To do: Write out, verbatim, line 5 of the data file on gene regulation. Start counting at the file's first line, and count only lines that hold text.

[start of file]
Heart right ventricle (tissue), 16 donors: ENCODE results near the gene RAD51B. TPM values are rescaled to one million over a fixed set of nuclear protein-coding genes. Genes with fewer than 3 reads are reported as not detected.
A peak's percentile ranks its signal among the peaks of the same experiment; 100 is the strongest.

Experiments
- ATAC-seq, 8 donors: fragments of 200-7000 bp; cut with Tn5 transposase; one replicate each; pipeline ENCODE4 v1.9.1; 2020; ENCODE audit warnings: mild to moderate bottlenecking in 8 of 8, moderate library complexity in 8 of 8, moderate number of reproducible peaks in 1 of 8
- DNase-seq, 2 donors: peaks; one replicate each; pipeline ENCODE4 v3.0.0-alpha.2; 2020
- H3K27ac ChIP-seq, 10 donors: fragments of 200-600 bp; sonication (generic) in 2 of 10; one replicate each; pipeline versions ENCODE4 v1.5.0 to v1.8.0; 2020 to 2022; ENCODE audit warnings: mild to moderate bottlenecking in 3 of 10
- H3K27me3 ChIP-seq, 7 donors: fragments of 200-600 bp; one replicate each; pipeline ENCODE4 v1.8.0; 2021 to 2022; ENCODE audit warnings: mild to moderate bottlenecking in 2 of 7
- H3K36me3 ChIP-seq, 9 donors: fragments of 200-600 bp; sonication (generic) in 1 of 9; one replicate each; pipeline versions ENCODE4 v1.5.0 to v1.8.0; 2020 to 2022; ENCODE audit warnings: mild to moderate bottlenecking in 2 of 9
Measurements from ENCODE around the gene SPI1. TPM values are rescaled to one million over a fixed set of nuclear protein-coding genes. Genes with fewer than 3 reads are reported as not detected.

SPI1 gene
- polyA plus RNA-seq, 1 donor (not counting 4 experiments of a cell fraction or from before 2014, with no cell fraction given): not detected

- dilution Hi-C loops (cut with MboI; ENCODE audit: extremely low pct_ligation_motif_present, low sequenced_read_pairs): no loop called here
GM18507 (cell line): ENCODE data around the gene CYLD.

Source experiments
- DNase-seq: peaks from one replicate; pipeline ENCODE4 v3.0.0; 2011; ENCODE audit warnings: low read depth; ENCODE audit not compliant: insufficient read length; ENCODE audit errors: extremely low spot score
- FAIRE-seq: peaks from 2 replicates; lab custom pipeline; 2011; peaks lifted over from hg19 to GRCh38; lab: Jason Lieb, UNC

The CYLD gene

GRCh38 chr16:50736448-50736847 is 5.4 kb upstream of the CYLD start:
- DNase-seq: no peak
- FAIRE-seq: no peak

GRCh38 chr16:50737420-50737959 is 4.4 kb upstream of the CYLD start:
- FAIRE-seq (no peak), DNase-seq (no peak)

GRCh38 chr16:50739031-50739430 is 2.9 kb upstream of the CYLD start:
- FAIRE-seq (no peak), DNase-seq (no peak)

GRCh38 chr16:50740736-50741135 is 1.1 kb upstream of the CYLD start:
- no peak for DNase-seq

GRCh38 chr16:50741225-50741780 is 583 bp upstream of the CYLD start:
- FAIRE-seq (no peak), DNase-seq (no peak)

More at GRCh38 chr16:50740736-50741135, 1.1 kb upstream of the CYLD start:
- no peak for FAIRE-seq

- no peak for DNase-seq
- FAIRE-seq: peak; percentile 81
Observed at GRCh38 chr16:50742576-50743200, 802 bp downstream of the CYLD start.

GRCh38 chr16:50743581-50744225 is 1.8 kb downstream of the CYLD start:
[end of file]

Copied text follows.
- DNase-seq, 2 donors: peaks; one replicate each; pipeline ENCODE4 v3.0.0-alpha.2; 2020